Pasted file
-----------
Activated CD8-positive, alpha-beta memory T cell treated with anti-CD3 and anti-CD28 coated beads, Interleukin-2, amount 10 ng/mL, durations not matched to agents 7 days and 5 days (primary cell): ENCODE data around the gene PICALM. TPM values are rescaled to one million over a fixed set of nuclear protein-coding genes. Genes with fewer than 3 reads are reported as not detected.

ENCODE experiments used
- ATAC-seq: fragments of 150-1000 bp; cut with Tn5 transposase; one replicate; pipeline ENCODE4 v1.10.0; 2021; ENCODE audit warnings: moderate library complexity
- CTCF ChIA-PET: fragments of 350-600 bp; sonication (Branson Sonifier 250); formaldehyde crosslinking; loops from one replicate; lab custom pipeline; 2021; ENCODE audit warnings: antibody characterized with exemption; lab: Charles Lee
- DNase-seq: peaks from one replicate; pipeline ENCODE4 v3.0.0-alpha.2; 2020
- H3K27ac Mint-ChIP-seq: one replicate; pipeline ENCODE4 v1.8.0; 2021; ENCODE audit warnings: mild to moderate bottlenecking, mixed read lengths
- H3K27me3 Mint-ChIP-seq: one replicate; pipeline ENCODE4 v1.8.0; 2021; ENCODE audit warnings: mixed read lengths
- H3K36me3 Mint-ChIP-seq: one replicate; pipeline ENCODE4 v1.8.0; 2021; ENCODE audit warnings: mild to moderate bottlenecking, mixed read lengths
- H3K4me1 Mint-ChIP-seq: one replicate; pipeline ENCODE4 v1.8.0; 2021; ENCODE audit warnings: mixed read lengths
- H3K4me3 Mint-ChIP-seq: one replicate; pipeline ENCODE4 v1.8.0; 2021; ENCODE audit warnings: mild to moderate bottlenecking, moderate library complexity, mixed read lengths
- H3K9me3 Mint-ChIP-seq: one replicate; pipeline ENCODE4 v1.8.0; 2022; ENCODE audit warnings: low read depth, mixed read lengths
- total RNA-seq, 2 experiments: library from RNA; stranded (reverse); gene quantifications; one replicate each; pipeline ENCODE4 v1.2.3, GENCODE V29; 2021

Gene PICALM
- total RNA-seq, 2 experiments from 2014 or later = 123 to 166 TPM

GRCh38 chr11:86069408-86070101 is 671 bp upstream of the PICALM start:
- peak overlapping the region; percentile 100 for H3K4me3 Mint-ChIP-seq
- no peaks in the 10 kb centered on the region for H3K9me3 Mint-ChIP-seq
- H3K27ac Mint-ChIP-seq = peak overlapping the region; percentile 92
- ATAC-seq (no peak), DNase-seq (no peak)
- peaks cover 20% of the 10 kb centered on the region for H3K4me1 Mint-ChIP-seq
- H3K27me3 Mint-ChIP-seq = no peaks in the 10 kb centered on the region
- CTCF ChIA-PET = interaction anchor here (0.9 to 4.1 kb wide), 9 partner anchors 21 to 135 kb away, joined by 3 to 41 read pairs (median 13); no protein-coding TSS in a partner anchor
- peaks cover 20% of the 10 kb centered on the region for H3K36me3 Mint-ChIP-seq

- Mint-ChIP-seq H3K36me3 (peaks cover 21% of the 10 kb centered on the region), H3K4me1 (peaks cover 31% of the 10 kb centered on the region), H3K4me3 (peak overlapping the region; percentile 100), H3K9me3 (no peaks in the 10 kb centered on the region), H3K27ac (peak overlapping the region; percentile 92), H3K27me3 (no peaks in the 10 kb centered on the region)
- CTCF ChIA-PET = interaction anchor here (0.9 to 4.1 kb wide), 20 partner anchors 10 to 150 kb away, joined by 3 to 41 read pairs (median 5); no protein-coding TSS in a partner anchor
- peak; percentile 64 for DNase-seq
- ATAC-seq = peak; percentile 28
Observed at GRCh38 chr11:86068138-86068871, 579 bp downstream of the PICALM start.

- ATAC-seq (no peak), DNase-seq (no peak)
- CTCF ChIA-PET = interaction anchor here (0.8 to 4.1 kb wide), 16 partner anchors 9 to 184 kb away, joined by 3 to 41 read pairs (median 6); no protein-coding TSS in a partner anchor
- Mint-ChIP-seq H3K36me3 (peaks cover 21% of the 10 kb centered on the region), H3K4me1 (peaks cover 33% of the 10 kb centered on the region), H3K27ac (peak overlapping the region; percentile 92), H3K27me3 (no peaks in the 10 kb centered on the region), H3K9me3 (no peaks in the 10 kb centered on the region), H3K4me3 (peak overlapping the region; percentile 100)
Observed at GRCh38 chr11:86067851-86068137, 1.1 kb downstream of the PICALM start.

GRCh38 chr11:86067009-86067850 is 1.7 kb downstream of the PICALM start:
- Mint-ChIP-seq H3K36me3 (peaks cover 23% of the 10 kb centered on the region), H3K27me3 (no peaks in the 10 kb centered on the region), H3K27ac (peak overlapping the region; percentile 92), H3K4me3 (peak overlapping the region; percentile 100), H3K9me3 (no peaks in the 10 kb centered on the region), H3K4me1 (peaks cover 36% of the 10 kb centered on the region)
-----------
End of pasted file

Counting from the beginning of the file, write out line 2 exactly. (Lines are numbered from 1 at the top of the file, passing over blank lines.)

ENCODE experiments used